Japan, the Route of the Rising Sun
When I arrived to Tokyo, an air of a city in movement was perceived like it the buildings themselves would move animated by the crowd that would swamp the streets, the shops and the trains.
Everything would amaze, the impressive view from the Mandarin Oriental, found at the 38th floor of the wing tower; the melons at the Mitsukoshi store (at 100 dollars a piece); the bakeries; the restaurants; the windows displays fit for an art gallery, the people that would sleep on the trains and on the subway.
At night, the city would shine like a planetary jewel. The neon would dance to unbalance the steps: the immense casinos would rumble with the noise of the machines and would drown with thick cigar smoke; and however, the streets were impeccable, clean, without a paper or a cigarette butt. The people wonderfully polite, educated and cheerful.
Avant- Garde Tokyo
Tokyo had me at first site. It’s a city that wins at being known, visiting its museums, its gardens, its modern buildings with a design that defies the past; its coffees, its libraries.
At night I would discover the bars, restaurants and nightclubs. During the day the people would go shopping from one side to the other or in their jobs. The fish market would wake the city with its commotion offering the strangest “things”.
Tokyo is intriguing within its own world of towers found I different modern neighborhoods and greatly filled with life, which emerge from the residential areas or the store avenues and offices.
The ancient temples preserve their traditions and the women attend with their kimonos; from the great rooms the incense emanates.
The people would run their way, taking the time to meet with friends or to go shopping and have fun, or at the casinos defying the establishes and belie-
ving in a good fortune that never comes. Up to very late the city was sleepless and bewitching.
The women with very modern clothes, almost always with weird clothing combinations, the men with dark gray suits, that looks like the office uniform.
The city fascinated me, it bewitched me, like it would cover me to lift me up and stroll me high above their towers and subway tunnels, of dinners and bars, of luxury in popular areas.
It is an exceptional world of the troubled neighborhoods of Sinjuku, Ueno, Shibuya (very popular in the young ones for fun and many night centers and passing hotels) Marunouchi and their gardens with the Four Seasons, Ginza, Nihonbashi where the Stock Market is found; I visited the Imperial Palace gardens, I went shopping to Nakamise and ended my stay in Tokyo agitated but seduces by the great capital.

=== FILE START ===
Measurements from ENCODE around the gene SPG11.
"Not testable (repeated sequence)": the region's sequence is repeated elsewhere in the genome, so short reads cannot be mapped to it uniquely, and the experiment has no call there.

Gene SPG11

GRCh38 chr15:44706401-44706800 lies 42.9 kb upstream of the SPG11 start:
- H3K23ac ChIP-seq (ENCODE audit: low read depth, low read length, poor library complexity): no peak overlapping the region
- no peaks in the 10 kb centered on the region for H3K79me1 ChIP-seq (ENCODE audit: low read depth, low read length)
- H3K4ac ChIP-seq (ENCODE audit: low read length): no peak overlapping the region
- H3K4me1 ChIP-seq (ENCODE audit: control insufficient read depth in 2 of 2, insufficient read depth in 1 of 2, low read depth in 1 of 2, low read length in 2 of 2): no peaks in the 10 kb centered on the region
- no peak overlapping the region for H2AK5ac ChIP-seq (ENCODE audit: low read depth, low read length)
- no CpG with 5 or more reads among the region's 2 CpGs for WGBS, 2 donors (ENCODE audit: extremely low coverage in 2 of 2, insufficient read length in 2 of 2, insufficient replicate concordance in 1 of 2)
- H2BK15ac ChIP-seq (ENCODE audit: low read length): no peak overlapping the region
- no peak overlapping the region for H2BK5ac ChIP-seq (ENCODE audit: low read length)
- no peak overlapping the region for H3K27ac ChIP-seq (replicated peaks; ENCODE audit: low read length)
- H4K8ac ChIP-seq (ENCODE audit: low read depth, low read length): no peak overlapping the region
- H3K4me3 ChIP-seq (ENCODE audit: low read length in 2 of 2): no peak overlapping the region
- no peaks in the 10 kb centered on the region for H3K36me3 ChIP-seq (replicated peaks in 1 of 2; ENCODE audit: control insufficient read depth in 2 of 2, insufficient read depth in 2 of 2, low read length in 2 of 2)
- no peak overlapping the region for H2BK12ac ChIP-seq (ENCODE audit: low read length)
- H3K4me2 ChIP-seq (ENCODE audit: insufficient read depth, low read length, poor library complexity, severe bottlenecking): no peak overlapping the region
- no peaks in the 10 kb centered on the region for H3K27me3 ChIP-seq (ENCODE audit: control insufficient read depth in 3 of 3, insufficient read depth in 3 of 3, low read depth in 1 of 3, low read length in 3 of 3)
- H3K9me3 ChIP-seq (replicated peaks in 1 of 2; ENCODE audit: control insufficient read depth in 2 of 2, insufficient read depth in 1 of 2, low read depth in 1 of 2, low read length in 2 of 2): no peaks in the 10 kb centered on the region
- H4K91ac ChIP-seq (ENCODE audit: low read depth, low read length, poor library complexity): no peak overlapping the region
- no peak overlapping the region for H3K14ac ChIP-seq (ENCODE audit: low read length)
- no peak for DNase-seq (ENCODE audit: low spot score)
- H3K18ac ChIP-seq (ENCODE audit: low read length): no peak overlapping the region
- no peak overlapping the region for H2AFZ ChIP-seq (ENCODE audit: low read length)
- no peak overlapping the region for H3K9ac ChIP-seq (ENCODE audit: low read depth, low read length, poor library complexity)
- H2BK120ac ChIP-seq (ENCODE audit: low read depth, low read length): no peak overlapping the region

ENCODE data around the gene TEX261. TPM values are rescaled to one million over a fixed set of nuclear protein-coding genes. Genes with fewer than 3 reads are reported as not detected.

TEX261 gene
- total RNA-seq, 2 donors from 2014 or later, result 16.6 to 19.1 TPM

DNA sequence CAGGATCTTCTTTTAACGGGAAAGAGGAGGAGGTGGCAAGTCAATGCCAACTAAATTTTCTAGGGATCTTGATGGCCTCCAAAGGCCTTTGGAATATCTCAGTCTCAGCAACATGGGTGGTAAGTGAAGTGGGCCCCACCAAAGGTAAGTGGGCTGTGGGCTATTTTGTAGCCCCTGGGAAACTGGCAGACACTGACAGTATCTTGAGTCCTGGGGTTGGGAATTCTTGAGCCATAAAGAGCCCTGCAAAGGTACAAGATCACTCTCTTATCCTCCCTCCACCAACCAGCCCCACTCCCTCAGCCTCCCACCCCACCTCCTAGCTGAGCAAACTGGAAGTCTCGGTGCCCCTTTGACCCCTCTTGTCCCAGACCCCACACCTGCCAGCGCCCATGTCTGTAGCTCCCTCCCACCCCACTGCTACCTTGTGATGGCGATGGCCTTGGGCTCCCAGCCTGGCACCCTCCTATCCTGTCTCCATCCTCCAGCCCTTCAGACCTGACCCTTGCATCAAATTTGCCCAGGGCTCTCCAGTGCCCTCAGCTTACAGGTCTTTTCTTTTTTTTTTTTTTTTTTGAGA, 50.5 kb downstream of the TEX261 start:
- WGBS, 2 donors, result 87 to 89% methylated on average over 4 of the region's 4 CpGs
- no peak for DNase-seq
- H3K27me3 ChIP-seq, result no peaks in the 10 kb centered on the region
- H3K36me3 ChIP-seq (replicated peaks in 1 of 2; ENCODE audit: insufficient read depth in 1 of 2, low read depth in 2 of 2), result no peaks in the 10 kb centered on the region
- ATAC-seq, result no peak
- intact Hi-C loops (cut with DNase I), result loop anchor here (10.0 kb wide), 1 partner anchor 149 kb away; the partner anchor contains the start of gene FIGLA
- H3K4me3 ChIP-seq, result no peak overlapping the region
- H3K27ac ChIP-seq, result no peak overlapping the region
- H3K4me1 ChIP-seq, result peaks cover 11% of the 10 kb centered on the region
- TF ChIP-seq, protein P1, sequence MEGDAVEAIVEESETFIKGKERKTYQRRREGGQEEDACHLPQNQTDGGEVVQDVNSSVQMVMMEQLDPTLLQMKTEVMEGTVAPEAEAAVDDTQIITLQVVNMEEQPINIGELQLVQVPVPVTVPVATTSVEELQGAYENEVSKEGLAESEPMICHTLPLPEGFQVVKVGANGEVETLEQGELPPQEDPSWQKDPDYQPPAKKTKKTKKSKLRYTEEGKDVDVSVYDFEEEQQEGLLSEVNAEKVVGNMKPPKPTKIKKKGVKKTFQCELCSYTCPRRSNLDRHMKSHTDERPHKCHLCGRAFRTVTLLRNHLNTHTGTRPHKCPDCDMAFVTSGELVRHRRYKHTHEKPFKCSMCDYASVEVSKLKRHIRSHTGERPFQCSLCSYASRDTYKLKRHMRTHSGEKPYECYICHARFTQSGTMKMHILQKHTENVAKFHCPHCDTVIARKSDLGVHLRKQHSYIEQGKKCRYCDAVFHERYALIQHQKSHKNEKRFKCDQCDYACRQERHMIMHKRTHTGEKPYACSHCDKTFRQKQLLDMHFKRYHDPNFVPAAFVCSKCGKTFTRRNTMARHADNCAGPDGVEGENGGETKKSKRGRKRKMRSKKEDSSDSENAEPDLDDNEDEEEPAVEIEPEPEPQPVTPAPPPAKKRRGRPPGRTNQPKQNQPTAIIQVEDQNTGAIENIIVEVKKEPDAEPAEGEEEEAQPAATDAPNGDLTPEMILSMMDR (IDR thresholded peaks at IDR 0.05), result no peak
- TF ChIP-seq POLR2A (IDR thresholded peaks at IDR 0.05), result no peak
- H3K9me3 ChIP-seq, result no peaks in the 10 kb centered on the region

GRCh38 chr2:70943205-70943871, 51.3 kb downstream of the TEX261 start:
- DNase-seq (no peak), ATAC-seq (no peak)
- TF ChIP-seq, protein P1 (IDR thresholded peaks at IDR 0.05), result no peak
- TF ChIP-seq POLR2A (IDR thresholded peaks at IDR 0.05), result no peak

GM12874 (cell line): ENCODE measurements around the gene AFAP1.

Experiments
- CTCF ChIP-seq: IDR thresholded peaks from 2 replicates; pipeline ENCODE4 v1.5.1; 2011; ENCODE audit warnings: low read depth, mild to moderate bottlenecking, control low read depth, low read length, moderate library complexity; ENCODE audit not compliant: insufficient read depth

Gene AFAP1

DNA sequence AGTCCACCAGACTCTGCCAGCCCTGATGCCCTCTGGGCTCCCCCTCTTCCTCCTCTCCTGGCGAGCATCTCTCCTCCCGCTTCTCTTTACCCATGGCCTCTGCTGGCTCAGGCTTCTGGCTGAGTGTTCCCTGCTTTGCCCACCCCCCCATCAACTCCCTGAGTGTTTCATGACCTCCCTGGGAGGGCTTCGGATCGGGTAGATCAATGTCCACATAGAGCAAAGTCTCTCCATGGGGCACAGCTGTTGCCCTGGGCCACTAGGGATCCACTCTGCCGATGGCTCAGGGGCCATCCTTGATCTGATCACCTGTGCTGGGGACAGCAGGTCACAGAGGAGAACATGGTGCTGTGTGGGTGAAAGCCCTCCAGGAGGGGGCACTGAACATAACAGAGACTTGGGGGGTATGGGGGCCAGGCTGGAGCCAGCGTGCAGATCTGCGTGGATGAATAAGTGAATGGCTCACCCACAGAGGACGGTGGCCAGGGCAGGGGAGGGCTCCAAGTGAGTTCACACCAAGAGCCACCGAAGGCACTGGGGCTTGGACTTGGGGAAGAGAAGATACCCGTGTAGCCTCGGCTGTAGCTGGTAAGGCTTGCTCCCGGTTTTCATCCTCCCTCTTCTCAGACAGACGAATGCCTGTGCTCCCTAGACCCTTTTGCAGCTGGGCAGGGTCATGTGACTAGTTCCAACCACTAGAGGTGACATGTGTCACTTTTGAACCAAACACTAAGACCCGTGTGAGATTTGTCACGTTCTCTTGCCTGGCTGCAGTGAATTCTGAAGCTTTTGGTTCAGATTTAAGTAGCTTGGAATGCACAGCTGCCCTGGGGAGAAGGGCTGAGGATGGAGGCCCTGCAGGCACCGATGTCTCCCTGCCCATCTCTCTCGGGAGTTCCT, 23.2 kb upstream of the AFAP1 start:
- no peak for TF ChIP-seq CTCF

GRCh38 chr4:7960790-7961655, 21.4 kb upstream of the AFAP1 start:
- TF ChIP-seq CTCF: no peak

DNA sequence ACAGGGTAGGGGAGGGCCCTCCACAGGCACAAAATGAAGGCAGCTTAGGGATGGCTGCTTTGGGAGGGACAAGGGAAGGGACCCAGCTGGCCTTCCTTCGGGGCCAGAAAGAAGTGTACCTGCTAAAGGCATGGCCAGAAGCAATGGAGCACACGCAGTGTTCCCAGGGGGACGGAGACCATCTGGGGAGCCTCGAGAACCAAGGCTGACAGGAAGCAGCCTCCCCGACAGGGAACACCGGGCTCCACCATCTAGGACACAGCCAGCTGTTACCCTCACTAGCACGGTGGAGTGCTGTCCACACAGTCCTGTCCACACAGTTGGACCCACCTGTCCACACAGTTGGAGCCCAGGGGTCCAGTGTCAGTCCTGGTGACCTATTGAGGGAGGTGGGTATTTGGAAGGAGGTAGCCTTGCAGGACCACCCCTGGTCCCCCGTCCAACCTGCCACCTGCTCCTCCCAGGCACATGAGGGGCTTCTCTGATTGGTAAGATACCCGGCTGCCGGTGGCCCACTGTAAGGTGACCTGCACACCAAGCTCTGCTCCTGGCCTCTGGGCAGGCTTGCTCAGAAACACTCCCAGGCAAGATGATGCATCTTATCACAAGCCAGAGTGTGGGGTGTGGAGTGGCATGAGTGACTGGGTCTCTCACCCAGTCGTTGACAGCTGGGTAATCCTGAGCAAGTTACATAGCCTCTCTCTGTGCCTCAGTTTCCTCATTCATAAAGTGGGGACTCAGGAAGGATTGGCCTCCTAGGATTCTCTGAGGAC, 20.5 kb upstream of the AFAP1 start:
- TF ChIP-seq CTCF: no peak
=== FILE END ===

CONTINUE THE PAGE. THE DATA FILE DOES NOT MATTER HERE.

Nagano, in the Mountains
With the Bullet Train (the Shingen) in two hours we arrive to Nagano in the mountains, home to the 1998 Winter Olympics.
I discovered its royal Zenko-Ji temple that dates from the VII century, one of the most ancient in Japan, where a dark hall leads to a door you have to knock for good luck, and above all, I’ve always wanted to know those monkeys that are relaxed in a thermal water pool in the middle of a beautiful snowy forest. I saw them and admired them.
They are intriguing with their skinny body by their wet hair and spongy face, soaking in the water.
Outside of the water, the snow would cover the hillsides and the waterfall had frozen.
Nagoya, Trembling City
The Shingen took us this time to Nagoya, a modern trembling city where the people would walking through the streets would make the futuristic style buildings vibrate. Nevertheless, it is a super clean and traditional city that seduces because of its futuristic style. I visited the Inuyama Palace that dominates the river, one of its most ancient and untouched in the country. The town is famous for its carefully carved wooden puppets and traditional ancient suits.
When I reached the city, I got scared for seeing so much traffic, the modernity of the buildings, and the commotion of the garden’s capital.
I stayed at a Ryokan, the traditional hotel where the mattresses are place on the ground at night and there’s a table to drink tea sitting down on the floor. Even though this is very rough, you can get a good night sleep Japanese style, with a good backrest.
The garden was gorgeous, with its pond habituated by huge Koi carps, where the stone lamps light the scenery filled with Japanese romanticism.
The owner was a delight and taught me the rules of the Ryokan like taking off the shoes before going in, using the slippers, greeting other guests of the Ryokan discretely and using the Onsen or public bathroom.
This was a great discovery, where one is soaked in the thermal water pools after taking a shower, always sitting in a small bench, never standing up.
It was a powerful moment of relaxation, my mind left me in meditation, and the body would submerge in warm water to relax all the stress. The people, always men and women separated, would not chat; they would leave their mind to wonder the roads of a parallel Buddhism or a nirvana created for them.